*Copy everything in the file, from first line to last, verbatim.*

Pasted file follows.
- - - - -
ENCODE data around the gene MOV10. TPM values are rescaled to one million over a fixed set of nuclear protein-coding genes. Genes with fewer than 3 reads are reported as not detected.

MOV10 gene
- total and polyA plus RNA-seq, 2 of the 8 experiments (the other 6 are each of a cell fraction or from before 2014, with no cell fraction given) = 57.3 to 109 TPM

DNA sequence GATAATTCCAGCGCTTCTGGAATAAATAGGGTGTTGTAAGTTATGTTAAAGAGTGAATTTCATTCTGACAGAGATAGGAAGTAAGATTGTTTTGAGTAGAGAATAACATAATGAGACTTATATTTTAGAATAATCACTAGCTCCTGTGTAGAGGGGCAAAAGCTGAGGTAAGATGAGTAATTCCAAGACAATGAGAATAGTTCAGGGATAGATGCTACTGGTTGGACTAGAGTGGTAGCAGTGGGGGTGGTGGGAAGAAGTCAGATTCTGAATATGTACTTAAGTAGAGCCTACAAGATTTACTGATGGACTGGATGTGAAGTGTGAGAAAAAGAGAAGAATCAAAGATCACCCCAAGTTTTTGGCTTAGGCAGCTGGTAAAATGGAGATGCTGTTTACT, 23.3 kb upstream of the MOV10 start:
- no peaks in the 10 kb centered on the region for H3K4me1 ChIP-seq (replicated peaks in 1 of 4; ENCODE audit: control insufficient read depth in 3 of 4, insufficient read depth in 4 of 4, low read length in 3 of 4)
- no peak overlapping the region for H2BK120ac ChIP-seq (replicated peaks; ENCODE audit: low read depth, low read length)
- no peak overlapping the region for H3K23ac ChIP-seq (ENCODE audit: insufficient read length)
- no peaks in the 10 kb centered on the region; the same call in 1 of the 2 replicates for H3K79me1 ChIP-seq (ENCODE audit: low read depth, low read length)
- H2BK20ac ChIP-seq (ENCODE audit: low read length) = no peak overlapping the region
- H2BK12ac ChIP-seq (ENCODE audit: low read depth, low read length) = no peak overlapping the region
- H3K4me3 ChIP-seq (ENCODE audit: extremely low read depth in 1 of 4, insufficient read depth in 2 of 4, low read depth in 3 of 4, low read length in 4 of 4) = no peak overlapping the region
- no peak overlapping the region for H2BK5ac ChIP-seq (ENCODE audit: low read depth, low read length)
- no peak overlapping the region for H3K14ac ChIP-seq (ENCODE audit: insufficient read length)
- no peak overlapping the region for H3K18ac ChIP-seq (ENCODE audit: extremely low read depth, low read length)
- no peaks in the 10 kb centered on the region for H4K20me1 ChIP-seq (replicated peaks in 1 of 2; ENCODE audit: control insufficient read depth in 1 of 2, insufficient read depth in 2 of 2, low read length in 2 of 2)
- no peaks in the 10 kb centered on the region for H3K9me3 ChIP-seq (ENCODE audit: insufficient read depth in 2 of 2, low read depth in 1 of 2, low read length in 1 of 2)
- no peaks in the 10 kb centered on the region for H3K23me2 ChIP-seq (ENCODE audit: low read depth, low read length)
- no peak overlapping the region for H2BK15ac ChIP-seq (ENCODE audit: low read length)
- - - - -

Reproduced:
ENCODE data around the gene MOV10. TPM values are rescaled to one million over a fixed set of nuclear protein-coding genes. Genes with fewer than 3 reads are reported as not detected.

MOV10 gene
- total and polyA plus RNA-seq, 2 of the 8 experiments (the other 6 are each of a cell fraction or from before 2014, with no cell fraction given) = 57.3 to 109 TPM

DNA sequence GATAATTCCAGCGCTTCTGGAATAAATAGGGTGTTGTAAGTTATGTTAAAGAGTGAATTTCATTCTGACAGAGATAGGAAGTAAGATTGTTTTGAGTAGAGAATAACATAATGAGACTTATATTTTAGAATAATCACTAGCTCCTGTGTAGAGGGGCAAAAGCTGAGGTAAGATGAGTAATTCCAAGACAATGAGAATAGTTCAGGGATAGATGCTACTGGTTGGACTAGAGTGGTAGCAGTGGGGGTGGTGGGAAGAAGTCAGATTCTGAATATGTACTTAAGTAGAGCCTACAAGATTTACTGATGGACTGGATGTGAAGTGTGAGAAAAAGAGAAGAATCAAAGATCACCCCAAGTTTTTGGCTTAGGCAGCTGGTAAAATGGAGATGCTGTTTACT, 23.3 kb upstream of the MOV10 start:
- no peaks in the 10 kb centered on the region for H3K4me1 ChIP-seq (replicated peaks in 1 of 4; ENCODE audit: control insufficient read depth in 3 of 4, insufficient read depth in 4 of 4, low read length in 3 of 4)
- no peak overlapping the region for H2BK120ac ChIP-seq (replicated peaks; ENCODE audit: low read depth, low read length)
- no peak overlapping the region for H3K23ac ChIP-seq (ENCODE audit: insufficient read length)
- no peaks in the 10 kb centered on the region; the same call in 1 of the 2 replicates for H3K79me1 ChIP-seq (ENCODE audit: low read depth, low read length)
- H2BK20ac ChIP-seq (ENCODE audit: low read length) = no peak overlapping the region
- H2BK12ac ChIP-seq (ENCODE audit: low read depth, low read length) = no peak overlapping the region
- H3K4me3 ChIP-seq (ENCODE audit: extremely low read depth in 1 of 4, insufficient read depth in 2 of 4, low read depth in 3 of 4, low read length in 4 of 4) = no peak overlapping the region
- no peak overlapping the region for H2BK5ac ChIP-seq (ENCODE audit: low read depth, low read length)
- no peak overlapping the region for H3K14ac ChIP-seq (ENCODE audit: insufficient read length)
- no peak overlapping the region for H3K18ac ChIP-seq (ENCODE audit: extremely low read depth, low read length)
- no peaks in the 10 kb centered on the region for H4K20me1 ChIP-seq (replicated peaks in 1 of 2; ENCODE audit: control insufficient read depth in 1 of 2, insufficient read depth in 2 of 2, low read length in 2 of 2)
- no peaks in the 10 kb centered on the region for H3K9me3 ChIP-seq (ENCODE audit: insufficient read depth in 2 of 2, low read depth in 1 of 2, low read length in 1 of 2)
- no peaks in the 10 kb centered on the region for H3K23me2 ChIP-seq (ENCODE audit: low read depth, low read length)
- no peak overlapping the region for H2BK15ac ChIP-seq (ENCODE audit: low read length)